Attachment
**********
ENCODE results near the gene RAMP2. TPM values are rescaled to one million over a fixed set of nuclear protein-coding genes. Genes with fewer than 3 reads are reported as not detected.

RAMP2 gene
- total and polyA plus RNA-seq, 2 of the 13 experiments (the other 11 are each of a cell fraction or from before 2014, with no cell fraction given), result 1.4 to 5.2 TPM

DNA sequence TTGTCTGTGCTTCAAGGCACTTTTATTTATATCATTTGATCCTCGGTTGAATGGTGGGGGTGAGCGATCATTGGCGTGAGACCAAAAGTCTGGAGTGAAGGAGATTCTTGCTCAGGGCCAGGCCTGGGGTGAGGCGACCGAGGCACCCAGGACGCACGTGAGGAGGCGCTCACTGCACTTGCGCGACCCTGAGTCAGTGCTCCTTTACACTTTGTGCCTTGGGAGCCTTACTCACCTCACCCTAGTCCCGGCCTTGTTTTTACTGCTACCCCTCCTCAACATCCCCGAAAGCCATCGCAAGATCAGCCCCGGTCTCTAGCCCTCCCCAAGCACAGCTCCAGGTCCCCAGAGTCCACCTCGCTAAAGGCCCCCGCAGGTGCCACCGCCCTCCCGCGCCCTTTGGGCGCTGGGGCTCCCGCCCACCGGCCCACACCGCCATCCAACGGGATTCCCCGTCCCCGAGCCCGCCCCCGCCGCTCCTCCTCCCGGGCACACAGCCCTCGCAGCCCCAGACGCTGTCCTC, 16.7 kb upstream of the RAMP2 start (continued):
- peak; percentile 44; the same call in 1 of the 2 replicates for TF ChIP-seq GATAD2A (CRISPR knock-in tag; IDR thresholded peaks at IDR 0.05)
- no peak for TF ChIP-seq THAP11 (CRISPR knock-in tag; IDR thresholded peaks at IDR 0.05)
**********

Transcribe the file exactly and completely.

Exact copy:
ENCODE results near the gene RAMP2. TPM values are rescaled to one million over a fixed set of nuclear protein-coding genes. Genes with fewer than 3 reads are reported as not detected.

RAMP2 gene
- total and polyA plus RNA-seq, 2 of the 13 experiments (the other 11 are each of a cell fraction or from before 2014, with no cell fraction given), result 1.4 to 5.2 TPM

DNA sequence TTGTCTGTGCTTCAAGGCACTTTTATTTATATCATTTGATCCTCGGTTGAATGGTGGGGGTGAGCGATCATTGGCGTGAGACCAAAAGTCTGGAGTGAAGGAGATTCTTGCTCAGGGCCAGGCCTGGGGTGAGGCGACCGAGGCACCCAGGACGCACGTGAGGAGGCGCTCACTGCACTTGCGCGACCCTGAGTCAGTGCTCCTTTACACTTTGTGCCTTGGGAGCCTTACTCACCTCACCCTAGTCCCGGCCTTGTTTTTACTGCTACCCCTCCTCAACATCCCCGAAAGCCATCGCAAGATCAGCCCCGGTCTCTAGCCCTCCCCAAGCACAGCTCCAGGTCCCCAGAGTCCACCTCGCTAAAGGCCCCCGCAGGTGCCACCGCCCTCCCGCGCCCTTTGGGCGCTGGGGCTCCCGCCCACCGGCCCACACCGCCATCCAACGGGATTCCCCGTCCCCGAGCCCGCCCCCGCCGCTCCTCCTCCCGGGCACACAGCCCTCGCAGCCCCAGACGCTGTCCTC, 16.7 kb upstream of the RAMP2 start (continued):
- peak; percentile 44; the same call in 1 of the 2 replicates for TF ChIP-seq GATAD2A (CRISPR knock-in tag; IDR thresholded peaks at IDR 0.05)
- no peak for TF ChIP-seq THAP11 (CRISPR knock-in tag; IDR thresholded peaks at IDR 0.05)